ABC’s Revenge is bringing some delicious class commentary to the table in what would otherwise be a fairly conventional (though still enjoyable!) television drama. Rich girl goes to The Hamptons to get revenge on the people who orchestrated her father’s downfall isn’t exactly the stuff of which radical television is made, no, not even when she’s swapping identities with someone she met in juvenile detention. Where things start to get interesting in the world of Emily Thorne and the people she’s targeted for revenge is that members of the servant class are not relegated to the background, but instead play fully realised roles in the narrative. Important roles, at that.
Based on The Count of Monte Cristo, the show has all of the plot twists and turns, byzantine layers of narrative structure, and general shenanigans one might expect. There are, of course, a few differences from the base text, starting with the fact that the eponymous count is a woman, and with a radical change of setting. The decision to place Revenge in The Hamptons created an ideal opportunity to retain the class issues embedded in the book and update them for a new audience.
Most dramas set in The Hamptons showcase the lifestyles of the rich and famous, creating an aspirational hour (with commercial breaks) for viewers who want to escape from the humdrum of their daily lives. Much of the serving work that goes on behind the scenes to make this life possible is also behind the scenes in these works, where servants may tiptoe across the background but they aren’t shown in full; many are not even given names, because they are considered objects rather than people. If they do appear, they are subjects of charity from the magnanimous wealthy people around them.
Revenge has shifted the dynamic by including four recurring characters who appear to come from the lower classes, and by highlighting the tensions they experience as they navigate the world of The Hamptons. Suddenly those still waters stretching from private beaches start to seem troubled, as the wealthy lifestyle is no longer presented without comment. Instead, Revenge shows viewers how the lust for money and power can lead people to do terrible things, like framing a man for a crime, while the same drive can be used by a canny, and vengeful, heroine.
Emily Thorne’s friend Ashley has been hired as a party planner by Victoria Grayson, ‘Queen of The Hamptons.’ As the narrative progresses, we start to see that Ashley longs for a participatory role in this culture, not as the person arranging the parties but as the one throwing and attending them. She longs for something she doesn’t have and can’t quite touch, and begins to understand that she will never touch it. Faced with a dual race and class barrier, Ashley is relegated to the shadows and the sidelines, and she begins to resent her friend Emily for her lifestyle, wondering how much money it might take to buy happiness.
Ashley’s increasing frustration with her lot in life is neatly exploited by Tyler, one of the more intriguing characters on the show. A hustler and con man with a million explanations for his origins and what he’s doing, Tyler is ruthless, stopping at nothing to get what he wants. In a way, he is Emily’s mirror; he wants money and she wants revenge but they both are constantly plotting to achieve their goals, and don’t care who they use and discard in the process.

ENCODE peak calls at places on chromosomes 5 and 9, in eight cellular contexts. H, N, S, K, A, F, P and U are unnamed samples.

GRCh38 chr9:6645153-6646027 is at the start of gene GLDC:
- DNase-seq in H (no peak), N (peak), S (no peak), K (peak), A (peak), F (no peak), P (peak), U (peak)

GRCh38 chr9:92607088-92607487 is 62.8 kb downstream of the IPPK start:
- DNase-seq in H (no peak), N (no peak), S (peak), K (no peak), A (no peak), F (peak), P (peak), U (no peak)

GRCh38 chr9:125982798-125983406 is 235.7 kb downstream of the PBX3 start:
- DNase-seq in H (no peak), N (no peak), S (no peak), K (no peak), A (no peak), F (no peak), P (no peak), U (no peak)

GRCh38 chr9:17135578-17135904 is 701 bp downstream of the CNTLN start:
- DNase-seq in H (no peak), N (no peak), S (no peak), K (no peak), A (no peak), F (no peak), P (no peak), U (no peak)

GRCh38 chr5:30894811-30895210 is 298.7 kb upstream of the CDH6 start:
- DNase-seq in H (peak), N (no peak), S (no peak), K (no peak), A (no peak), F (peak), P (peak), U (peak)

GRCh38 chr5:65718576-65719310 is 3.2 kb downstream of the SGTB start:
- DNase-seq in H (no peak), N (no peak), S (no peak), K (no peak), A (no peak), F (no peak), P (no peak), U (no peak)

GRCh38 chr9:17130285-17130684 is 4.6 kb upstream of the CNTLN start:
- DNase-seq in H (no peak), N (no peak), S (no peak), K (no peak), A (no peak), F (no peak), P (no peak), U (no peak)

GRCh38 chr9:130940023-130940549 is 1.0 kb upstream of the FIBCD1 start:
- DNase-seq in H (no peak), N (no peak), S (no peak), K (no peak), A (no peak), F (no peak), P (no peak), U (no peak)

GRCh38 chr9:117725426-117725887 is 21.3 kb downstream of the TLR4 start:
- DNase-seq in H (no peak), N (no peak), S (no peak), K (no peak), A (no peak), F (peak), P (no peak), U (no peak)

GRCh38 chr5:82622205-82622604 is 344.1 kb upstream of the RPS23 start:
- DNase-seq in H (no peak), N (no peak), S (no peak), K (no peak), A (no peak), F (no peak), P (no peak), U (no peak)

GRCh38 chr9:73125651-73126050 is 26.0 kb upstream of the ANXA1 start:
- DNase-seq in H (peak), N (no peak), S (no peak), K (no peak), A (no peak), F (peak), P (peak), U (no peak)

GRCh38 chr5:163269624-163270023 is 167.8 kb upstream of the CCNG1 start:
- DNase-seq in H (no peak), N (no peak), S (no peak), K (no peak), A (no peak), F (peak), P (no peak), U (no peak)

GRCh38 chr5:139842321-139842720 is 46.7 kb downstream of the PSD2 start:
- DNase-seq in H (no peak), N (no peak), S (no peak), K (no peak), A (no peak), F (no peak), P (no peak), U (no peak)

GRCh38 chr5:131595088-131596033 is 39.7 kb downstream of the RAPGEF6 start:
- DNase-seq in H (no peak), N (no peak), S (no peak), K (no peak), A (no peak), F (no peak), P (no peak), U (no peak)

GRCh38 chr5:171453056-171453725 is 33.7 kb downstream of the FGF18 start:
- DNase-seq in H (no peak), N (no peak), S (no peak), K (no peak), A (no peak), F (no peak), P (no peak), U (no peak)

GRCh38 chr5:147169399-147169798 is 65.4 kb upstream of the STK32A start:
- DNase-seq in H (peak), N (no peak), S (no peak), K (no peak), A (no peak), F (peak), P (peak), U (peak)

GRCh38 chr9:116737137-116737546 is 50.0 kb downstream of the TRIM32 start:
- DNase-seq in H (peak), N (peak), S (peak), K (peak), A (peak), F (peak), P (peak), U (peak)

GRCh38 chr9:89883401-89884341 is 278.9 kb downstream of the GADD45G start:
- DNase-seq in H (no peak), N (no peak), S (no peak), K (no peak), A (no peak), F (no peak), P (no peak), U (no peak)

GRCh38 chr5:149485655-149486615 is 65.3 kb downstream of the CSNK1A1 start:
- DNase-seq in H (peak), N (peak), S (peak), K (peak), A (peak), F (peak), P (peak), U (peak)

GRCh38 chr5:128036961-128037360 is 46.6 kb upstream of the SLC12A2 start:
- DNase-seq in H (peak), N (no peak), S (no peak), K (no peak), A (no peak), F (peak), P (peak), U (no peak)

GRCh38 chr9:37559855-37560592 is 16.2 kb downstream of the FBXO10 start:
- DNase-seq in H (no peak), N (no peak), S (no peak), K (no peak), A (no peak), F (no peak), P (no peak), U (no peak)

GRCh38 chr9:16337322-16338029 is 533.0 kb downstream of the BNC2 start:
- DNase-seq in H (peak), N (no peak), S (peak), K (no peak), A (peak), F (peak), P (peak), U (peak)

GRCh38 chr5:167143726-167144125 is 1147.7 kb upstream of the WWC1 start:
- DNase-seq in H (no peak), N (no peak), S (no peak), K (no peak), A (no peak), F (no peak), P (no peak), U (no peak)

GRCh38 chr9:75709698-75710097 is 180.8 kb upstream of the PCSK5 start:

Tyler’s class resentment is palpable in scenes where he’s surrounded by members of the Grayson family, who clearly have no idea. For them, the idea that anyone might be envious of their lifestyle is natural, but the thought that people might think their wealth and privilege are undeserved is inconceivable. They walk with the natural assurance of people born to wealth, underscoring, in so many ways, that Tyler doesn’t belong in their world as anything more than a trifle for amusement over the summer, something to be thrown away upon the return to the city in the fall.
Revenge goes even further into the exploration of class dynamics and roles with the Porters, Declan and Jack. Running a family bar, they represent the year-round inhabitants of The Hamptons, the people who stay when the wealth leaves, who eke out a living as best they can while working summer residents for whatever they can get. Jack in particular is very much aware of his class role, while Declan recognises it, but constantly breaks out of it, demanding to be accepted as an equal.
Jack lusts after Emily, little realising that she’s his childhood love returned under a false name, but ultimately views her as unattainable because of her class status, settling instead for the mysterious stranger who turns up partway through the series with the looks and carriage of a woman more in what he thinks of as his league. Declan, meanwhile, pursues Charlotte Grayson, who engages in a summer fling that is likely to end in bad consequences for both of them. Eventually, she’ll be pulled back into the world she’s born into, and so will Declan.
Those worlds are not meant to meet, as viewers are constantly reminded.
The timing of Revenge is somewhat eerie, as many people start to confront class issues in the streets and halls of power in the United States. Hereditary wealth and power are increasingly viewed negatively by members of the general public, making Emily an easy character to root for, since she’s going to the heart of the power to cut it off and turn the world upside down. There’s also a grim reminder behind the class politics on the show, however: Emily gets where she does and accomplishes what she does because of her own inheritance and ability to navigate among the wealthy, and she is only one class warrior in a world that needs millions.